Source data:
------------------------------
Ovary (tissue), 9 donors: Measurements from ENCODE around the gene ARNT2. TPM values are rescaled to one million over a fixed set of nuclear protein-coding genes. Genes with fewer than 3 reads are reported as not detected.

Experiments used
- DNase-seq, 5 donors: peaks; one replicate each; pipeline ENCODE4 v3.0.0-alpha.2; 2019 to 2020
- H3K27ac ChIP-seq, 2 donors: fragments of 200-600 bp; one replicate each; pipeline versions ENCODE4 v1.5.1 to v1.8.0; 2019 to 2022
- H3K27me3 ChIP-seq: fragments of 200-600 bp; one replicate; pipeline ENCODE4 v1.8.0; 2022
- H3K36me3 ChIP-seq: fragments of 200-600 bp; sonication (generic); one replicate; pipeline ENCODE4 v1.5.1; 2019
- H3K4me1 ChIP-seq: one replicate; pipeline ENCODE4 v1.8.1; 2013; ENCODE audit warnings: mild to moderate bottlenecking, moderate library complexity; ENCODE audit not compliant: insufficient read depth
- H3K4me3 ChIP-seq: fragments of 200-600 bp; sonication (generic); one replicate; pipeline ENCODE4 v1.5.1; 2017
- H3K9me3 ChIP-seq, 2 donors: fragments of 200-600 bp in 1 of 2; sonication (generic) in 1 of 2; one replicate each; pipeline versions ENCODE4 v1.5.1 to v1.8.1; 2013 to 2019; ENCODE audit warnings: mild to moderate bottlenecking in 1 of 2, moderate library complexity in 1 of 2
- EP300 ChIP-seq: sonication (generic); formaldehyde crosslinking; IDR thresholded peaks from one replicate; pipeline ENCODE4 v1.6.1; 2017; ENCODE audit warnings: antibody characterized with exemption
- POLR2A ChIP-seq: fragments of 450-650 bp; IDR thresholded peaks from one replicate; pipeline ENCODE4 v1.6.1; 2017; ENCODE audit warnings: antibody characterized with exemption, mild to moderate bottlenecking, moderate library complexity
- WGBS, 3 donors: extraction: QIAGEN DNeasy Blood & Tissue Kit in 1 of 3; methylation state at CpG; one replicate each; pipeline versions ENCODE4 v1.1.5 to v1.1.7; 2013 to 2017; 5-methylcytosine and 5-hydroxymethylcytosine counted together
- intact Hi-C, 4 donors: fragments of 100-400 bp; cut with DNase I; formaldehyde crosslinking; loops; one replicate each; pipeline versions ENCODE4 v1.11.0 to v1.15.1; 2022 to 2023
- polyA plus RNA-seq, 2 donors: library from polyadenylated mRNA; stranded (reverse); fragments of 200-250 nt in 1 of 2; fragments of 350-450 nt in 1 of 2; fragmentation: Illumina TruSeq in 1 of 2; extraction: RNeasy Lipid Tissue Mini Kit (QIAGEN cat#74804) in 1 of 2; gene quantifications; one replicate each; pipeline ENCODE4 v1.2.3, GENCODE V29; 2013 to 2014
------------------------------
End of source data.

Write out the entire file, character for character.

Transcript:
Ovary (tissue), 9 donors: Measurements from ENCODE around the gene ARNT2. TPM values are rescaled to one million over a fixed set of nuclear protein-coding genes. Genes with fewer than 3 reads are reported as not detected.

Experiments used
- DNase-seq, 5 donors: peaks; one replicate each; pipeline ENCODE4 v3.0.0-alpha.2; 2019 to 2020
- H3K27ac ChIP-seq, 2 donors: fragments of 200-600 bp; one replicate each; pipeline versions ENCODE4 v1.5.1 to v1.8.0; 2019 to 2022
- H3K27me3 ChIP-seq: fragments of 200-600 bp; one replicate; pipeline ENCODE4 v1.8.0; 2022
- H3K36me3 ChIP-seq: fragments of 200-600 bp; sonication (generic); one replicate; pipeline ENCODE4 v1.5.1; 2019
- H3K4me1 ChIP-seq: one replicate; pipeline ENCODE4 v1.8.1; 2013; ENCODE audit warnings: mild to moderate bottlenecking, moderate library complexity; ENCODE audit not compliant: insufficient read depth
- H3K4me3 ChIP-seq: fragments of 200-600 bp; sonication (generic); one replicate; pipeline ENCODE4 v1.5.1; 2017
- H3K9me3 ChIP-seq, 2 donors: fragments of 200-600 bp in 1 of 2; sonication (generic) in 1 of 2; one replicate each; pipeline versions ENCODE4 v1.5.1 to v1.8.1; 2013 to 2019; ENCODE audit warnings: mild to moderate bottlenecking in 1 of 2, moderate library complexity in 1 of 2
- EP300 ChIP-seq: sonication (generic); formaldehyde crosslinking; IDR thresholded peaks from one replicate; pipeline ENCODE4 v1.6.1; 2017; ENCODE audit warnings: antibody characterized with exemption
- POLR2A ChIP-seq: fragments of 450-650 bp; IDR thresholded peaks from one replicate; pipeline ENCODE4 v1.6.1; 2017; ENCODE audit warnings: antibody characterized with exemption, mild to moderate bottlenecking, moderate library complexity
- WGBS, 3 donors: extraction: QIAGEN DNeasy Blood & Tissue Kit in 1 of 3; methylation state at CpG; one replicate each; pipeline versions ENCODE4 v1.1.5 to v1.1.7; 2013 to 2017; 5-methylcytosine and 5-hydroxymethylcytosine counted together
- intact Hi-C, 4 donors: fragments of 100-400 bp; cut with DNase I; formaldehyde crosslinking; loops; one replicate each; pipeline versions ENCODE4 v1.11.0 to v1.15.1; 2022 to 2023
- polyA plus RNA-seq, 2 donors: library from polyadenylated mRNA; stranded (reverse); fragments of 200-250 nt in 1 of 2; fragments of 350-450 nt in 1 of 2; fragmentation: Illumina TruSeq in 1 of 2; extraction: RNeasy Lipid Tissue Mini Kit (QIAGEN cat#74804) in 1 of 2; gene quantifications; one replicate each; pipeline ENCODE4 v1.2.3, GENCODE V29; 2013 to 2014